When many of us think of sheep wool, we think of yarn and knitting projects. And while spinning wool into yarn to then make into cozy clothes and accessories is certainly an excellent use for your sheep fleeces, it’s not the only project to consider come shearing time. Below you’ll find the basic steps for processing your wool post-shearing, as well as a few different ideas to get you started on how to use all that gorgeous wool.
For just about any wool project, you’ll want to start with a clean fleece. This means not only paying attention to the shearing process (shear carefully, avoid getting bedding or debris in the wool, and avoid second cuts), but also skirting the wool well once the shearing is finished and with most projects, and washing and drying the wool.
Skirting is the process of separating the usable and less-usable parts of the fleece. Typically, the wool around the neck, legs, and belly of a sheep hold more debris and is of overall lower quality. Once you have the fleece laid out, you can use shears or scissors to cut away the parts of the fleece that won’t suit the project you’re planning. Be sure to cut away any wool covered in manure or excess lanolin, as well as any areas that are excessively dirty or filled with debris. Other than those areas, the amount you remove will depend on your project. Spinning and felting projects require higher quality fleece than wool intended for insulation or stuffing.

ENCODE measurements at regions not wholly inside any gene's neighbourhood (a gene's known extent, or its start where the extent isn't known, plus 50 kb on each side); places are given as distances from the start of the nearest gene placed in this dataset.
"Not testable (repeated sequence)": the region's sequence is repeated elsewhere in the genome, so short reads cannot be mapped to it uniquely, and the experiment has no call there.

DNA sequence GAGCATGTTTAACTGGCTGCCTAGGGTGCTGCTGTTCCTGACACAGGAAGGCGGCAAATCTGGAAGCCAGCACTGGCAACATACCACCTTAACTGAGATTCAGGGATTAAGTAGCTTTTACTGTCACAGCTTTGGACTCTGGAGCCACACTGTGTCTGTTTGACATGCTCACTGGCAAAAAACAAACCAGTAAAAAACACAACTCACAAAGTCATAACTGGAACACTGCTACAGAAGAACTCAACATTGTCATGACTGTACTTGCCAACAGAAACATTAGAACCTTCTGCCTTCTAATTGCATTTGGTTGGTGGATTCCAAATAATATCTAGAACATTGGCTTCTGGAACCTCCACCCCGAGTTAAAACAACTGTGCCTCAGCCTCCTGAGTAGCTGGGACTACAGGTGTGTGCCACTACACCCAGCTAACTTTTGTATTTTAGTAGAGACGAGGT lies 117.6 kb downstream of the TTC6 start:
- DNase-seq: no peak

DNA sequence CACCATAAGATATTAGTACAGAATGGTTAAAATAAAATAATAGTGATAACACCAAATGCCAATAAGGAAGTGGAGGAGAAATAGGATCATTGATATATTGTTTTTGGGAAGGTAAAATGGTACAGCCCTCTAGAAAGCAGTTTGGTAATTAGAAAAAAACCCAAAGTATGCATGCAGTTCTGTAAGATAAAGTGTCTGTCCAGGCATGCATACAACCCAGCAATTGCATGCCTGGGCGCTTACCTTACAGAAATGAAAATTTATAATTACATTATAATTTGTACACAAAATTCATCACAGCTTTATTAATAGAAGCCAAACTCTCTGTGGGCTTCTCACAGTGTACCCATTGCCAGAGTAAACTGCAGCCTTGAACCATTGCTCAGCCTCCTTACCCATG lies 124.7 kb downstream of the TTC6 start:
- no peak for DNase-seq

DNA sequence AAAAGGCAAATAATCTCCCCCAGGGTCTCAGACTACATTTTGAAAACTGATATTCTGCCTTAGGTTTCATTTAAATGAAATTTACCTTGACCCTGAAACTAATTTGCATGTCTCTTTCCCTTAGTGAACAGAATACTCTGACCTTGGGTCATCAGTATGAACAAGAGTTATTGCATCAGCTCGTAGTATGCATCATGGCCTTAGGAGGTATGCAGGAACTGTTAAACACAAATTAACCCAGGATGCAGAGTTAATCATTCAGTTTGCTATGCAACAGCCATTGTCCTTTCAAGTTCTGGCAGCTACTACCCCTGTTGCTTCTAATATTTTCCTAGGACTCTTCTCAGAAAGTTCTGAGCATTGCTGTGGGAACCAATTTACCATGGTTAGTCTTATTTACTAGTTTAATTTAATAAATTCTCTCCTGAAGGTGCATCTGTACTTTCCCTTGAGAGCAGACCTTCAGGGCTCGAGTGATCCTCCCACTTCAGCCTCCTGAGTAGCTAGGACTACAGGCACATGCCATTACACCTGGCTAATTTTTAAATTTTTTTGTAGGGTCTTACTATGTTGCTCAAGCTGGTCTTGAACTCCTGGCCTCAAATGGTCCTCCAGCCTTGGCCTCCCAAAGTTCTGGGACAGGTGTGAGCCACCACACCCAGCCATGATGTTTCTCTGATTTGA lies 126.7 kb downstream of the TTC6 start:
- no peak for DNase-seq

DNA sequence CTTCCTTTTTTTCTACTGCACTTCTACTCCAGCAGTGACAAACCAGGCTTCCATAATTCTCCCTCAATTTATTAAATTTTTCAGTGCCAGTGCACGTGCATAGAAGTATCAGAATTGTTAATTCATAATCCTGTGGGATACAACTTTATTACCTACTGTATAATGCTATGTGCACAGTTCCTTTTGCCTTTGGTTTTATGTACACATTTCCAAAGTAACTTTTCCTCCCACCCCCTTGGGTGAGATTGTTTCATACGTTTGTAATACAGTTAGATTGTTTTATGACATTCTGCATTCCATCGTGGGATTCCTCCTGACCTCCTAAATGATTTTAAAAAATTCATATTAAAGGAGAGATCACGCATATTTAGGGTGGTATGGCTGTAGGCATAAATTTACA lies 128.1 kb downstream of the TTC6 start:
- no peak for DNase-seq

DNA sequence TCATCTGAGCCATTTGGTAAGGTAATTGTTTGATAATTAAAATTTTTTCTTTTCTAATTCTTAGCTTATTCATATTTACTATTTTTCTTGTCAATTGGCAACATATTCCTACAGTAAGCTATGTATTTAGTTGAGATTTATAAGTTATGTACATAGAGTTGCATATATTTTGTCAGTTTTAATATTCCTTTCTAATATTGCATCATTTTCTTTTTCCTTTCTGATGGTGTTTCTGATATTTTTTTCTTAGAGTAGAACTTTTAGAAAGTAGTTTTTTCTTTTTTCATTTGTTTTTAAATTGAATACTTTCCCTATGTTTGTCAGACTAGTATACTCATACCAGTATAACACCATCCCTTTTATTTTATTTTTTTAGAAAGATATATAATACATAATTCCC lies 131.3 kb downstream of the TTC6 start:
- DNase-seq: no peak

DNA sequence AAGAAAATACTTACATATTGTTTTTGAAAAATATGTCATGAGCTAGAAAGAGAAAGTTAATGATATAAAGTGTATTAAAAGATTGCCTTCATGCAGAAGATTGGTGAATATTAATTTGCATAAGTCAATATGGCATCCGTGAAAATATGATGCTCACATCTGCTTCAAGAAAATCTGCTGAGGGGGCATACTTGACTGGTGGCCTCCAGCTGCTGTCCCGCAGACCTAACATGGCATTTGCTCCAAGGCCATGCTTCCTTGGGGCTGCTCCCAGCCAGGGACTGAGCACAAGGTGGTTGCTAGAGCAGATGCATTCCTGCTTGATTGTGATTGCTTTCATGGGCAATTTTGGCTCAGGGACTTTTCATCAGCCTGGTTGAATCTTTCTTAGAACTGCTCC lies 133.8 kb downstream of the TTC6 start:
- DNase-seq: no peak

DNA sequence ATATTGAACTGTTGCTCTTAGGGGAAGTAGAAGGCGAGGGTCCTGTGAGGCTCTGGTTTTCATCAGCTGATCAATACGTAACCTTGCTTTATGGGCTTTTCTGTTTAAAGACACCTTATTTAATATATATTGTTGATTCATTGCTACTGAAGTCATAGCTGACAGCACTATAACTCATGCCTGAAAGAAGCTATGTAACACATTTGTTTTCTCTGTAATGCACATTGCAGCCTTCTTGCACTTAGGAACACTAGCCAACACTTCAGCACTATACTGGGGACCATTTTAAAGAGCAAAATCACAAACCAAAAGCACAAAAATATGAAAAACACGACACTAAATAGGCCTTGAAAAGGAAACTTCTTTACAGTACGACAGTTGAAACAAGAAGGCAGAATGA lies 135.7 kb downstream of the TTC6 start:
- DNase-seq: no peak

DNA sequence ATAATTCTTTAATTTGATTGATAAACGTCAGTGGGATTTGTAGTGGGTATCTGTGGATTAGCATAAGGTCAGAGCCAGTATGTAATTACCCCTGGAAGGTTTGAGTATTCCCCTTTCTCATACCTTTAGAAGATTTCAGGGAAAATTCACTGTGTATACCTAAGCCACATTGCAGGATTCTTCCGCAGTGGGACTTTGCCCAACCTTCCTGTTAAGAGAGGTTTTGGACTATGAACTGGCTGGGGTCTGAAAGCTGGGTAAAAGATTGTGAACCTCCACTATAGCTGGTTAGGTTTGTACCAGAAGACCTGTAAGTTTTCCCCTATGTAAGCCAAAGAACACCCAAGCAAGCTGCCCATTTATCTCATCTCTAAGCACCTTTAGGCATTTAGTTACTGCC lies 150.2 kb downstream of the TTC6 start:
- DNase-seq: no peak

Once you’ve skirted your wool, your next step is generally to wash it. There are a lot of good resources out there for how to wash wool, and it’s important to follow the steps carefully. Wool felts easily and when washed incorrectly can be rendered unusable for many projects. So proceed cautiously on this step. After washing, lay wool out on screens, racks, or towels to air-dry.